Some of these things as I continue to say, is government having some sort of a regulation on labour. I know it is competitive because you cannot see where they will pay you a higher salary and you continue to stay in your old job; but at the same time, you don’t just employ a fresh graduate and pay them more than their lecturers (as some sectors like banking and oil and gas do).

That doesn’t give room for development. I remember in the past, those employed in the banking sector were the third class graduates and drop_outs who the banks can train and then they will stay but now, banks are looking for first class graduates.

These people are meant to be in the classroom to teach others. So the banking and oil sectors are the major problems making our manpower development and engagement in Nigeria very challenging. We are not saying that they shouldn’t be paid well, but if government will find some way to tax them very well, if they are paying all that they should pay, you will see that they will not have such excess to pay employees. Or there should be some kind of regulation, such that those in the classroom should also be treated with some certain respect.”

He cited electricity as another challenge saying that the outfit spends over N6,000 daily on diesel to power the generator since electricity is their major backbone in the business.

The Khemsafe boss stated that they run three sets of programmess _ Ordinary Diploma, Certificate and Certification courses ie for the general public. “Then we have the ones we train on humanitarian grounds ie empowering the physically challenged.

They pay very little percentage of the cost of the course. We support them by training them and making them useful to themselves and society and we also source employment for them. Most of them are very good and when they get employed, they don’t move around easily so they always satisfy their employers. Then we have the corporate training for organisations.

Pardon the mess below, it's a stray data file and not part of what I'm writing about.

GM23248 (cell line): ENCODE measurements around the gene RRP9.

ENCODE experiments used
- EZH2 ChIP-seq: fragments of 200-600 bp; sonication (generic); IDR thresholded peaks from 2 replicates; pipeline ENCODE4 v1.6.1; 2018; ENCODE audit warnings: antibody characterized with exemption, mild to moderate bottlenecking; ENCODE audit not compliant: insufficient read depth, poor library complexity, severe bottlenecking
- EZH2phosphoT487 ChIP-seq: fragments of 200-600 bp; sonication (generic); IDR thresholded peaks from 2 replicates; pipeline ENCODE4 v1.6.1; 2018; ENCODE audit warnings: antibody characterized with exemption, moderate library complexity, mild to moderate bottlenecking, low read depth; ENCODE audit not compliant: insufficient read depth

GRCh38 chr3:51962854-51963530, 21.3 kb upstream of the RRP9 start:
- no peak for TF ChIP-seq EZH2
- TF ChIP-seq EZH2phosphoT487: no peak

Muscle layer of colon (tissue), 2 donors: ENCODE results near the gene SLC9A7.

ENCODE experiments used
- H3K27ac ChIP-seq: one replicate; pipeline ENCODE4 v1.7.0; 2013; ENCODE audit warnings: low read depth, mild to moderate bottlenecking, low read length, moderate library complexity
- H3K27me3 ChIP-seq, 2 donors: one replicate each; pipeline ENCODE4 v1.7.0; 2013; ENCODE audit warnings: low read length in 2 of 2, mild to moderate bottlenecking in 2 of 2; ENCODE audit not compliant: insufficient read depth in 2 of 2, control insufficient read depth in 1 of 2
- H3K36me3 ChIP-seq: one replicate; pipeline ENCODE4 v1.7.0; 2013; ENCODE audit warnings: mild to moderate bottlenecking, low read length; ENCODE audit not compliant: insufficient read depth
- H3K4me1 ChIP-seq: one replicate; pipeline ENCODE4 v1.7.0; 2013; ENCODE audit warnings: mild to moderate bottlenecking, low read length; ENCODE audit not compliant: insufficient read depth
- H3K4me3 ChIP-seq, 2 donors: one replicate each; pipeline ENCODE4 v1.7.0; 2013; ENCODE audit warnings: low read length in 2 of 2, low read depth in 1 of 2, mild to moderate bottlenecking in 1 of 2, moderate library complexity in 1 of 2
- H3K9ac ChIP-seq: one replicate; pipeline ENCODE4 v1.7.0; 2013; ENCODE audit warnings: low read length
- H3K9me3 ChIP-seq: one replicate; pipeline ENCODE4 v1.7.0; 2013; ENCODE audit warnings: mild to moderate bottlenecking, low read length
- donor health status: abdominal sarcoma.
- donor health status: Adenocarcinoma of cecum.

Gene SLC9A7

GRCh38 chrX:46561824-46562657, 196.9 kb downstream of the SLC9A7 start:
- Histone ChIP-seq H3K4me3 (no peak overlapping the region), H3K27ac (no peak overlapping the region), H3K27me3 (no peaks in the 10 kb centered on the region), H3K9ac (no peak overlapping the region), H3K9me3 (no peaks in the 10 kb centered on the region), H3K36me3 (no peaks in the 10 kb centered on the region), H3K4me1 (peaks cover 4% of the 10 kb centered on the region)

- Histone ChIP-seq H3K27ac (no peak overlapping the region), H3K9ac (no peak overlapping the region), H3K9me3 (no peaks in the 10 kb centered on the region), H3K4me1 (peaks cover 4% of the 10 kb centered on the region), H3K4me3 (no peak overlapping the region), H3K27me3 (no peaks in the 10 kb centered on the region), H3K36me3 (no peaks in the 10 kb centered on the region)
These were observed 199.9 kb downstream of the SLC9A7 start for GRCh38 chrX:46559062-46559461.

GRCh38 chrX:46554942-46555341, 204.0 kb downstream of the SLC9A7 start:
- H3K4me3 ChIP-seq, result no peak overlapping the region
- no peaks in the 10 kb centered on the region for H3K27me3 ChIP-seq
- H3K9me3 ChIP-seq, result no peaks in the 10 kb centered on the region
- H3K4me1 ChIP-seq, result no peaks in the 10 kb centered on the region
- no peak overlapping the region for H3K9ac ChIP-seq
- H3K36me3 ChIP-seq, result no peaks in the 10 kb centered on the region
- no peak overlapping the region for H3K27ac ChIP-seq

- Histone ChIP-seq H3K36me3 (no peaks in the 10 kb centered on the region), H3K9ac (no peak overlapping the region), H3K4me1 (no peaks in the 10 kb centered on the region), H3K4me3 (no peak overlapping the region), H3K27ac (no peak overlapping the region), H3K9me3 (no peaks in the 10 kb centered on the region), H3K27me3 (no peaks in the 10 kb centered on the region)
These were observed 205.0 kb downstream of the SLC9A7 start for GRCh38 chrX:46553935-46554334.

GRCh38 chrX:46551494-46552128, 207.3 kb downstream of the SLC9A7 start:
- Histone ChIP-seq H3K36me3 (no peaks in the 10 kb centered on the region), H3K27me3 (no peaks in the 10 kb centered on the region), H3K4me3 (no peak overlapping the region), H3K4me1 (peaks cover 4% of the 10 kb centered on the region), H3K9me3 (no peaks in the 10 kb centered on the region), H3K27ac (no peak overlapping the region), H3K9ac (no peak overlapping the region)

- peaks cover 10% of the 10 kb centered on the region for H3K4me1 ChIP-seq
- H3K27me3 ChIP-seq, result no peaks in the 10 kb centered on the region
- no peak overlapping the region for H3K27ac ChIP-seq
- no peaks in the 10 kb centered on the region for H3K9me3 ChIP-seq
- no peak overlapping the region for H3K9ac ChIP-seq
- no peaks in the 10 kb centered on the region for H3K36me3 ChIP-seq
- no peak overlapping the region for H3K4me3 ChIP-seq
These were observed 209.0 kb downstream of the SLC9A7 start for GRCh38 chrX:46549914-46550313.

We also train some school leavers and graduates, especially those with engineering background. We train them on cloning, assembling etc. We also have arrangement with ITF. We found out that many people don’t know where to do their industrial training so they end up staying at home, not having that exposure so we have IT programme where we train the students, give them practical exposure in their various fields.”

He appealed to the government to help and develop entrepreneurship in Nigeria. “Government can do that by providing the enabling environment especially electricity and other incentives. They should also create ways of entrepreneurial development through training that can be subsidized and I think some banks give loans with regards to that.

At the initial stage, one of the major challenges was the issue of rent and some of these local government fees are being abused. Some people will come and say tenement rate and ground rent. These things are the same, but they just want to use it to exploit people and also that of premises and signboards. All these are not giving people the opportunity to invest and create some employment in the society. So government should look into that,” he said.